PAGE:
Thursday, 20 October 2016

Basics of Scala : Defining a Types in Scala : Day 2 Learnings

Scala has both numeric (e.g., Int and Double ) and nonnumeric types (e.g., String ) that can be used to define values and variables. These core types are the building blocks for all other types including objects and collections, and are themselves objects that have methods and operators that act on their data. 

Unlike Java and C there is no concept of a primitive type in Scala. While the Java Virtual Machine supports the primitive integer type int and the integer class Integer , Scala only supports its own integer class, Int .

Displays Scala’s numeric data types:

Name Description Size Min Max
Byte Signed integer 1 byte -127 128
Short Signed integer 2 bytes -32768 32767
Int Signed integer 4 bytes -2^31 2^31 - 1
Long Signed integer 8 bytes -2^63 2^63 - 1
Float Signed floating point 4 bytes n/a n/a
Double Signed floating point 8 bytes n/a n/a

In addition to those types, Boolean can have the values true or false.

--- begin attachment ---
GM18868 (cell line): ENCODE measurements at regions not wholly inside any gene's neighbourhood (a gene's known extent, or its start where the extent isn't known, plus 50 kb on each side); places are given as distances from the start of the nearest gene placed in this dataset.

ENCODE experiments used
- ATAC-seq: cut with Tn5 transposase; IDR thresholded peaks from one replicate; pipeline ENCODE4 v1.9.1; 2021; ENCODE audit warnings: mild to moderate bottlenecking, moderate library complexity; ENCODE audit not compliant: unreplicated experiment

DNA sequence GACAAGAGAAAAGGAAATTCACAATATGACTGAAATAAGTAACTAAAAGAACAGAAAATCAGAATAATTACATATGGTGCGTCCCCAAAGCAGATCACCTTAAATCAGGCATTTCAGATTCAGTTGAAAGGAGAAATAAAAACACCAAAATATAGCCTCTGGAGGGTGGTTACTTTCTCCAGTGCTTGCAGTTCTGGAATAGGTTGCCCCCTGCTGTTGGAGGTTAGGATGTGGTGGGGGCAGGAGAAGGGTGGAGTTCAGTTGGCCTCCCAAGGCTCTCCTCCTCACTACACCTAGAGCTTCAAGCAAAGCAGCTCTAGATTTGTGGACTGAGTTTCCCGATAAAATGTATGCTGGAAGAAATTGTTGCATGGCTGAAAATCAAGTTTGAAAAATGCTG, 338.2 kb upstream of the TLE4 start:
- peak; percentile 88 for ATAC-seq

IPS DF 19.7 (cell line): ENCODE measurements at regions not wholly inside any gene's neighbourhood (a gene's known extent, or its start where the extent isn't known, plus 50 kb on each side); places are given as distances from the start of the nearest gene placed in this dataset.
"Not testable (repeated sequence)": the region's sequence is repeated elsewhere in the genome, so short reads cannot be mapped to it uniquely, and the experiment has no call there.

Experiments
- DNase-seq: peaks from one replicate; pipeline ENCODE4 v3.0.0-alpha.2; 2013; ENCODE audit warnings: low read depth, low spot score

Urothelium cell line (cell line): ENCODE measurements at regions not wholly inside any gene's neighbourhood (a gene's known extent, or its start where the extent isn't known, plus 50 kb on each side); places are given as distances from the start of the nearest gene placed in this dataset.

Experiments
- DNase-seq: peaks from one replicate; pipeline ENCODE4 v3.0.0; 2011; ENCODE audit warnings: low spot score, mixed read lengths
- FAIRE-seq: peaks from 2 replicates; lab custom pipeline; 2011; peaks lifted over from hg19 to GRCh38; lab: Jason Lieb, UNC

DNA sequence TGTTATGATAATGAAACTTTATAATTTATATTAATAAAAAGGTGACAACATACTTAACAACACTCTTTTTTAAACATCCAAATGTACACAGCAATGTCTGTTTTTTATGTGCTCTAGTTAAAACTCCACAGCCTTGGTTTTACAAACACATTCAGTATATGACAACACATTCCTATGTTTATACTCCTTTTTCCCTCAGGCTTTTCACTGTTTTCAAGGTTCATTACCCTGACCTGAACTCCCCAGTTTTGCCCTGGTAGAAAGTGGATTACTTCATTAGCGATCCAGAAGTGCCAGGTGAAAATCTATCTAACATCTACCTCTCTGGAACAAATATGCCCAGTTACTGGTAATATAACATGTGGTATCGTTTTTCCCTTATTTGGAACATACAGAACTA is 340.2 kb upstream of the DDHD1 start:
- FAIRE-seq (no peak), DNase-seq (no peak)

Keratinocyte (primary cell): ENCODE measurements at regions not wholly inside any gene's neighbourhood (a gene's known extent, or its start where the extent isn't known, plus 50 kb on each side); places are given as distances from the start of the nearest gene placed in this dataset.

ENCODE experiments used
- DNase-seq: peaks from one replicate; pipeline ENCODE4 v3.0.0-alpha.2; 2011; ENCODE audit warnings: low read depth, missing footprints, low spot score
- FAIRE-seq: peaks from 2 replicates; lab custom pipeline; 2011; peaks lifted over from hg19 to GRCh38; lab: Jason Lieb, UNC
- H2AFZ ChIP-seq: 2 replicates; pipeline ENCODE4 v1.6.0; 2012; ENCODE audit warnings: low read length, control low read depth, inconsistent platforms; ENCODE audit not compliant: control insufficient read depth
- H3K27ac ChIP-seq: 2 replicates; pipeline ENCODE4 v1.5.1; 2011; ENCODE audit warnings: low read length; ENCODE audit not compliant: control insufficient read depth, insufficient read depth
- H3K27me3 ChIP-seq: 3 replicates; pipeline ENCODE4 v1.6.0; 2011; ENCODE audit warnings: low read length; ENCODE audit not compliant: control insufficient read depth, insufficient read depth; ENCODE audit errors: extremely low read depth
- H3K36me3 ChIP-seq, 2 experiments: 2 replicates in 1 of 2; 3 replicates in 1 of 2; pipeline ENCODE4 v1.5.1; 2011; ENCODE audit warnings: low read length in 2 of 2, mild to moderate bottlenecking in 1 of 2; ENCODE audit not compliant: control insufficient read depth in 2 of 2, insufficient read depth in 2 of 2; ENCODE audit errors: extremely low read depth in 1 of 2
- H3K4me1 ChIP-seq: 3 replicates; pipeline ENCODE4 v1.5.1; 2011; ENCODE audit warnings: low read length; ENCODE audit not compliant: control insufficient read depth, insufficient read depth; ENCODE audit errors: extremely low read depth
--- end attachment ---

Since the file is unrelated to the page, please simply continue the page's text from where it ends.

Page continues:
Scala supports the ability to automatically convert numbers from one type to another in the order
Byte ➤ Short ➤ Int ➤ Long ➤ Float ➤ Double

Note: See the API documentation for java.lang.Float and java.lang.Double for a description of the calculated maximum and minimum values for these floating-point numbers.

Displays Scala’s numeric literals:

Literal Type Description
5 Int Unadorned integer literals are Int by default
0x0f Int The “0x” prefix denotes hexadecimal notation
5l Long The “l” suffix denotes a Long type
5.0 Double Unadorned decimal literals are Double by default
5f Float The “f” suffix denotes a Float type
5d Double The “d suffix denotes a Double type

Note: You can use either lowercase or uppercase letters in Scala’s literal types. The literal number 5L is the same as the literal number 5l .

I will cover each type in depth next articles.

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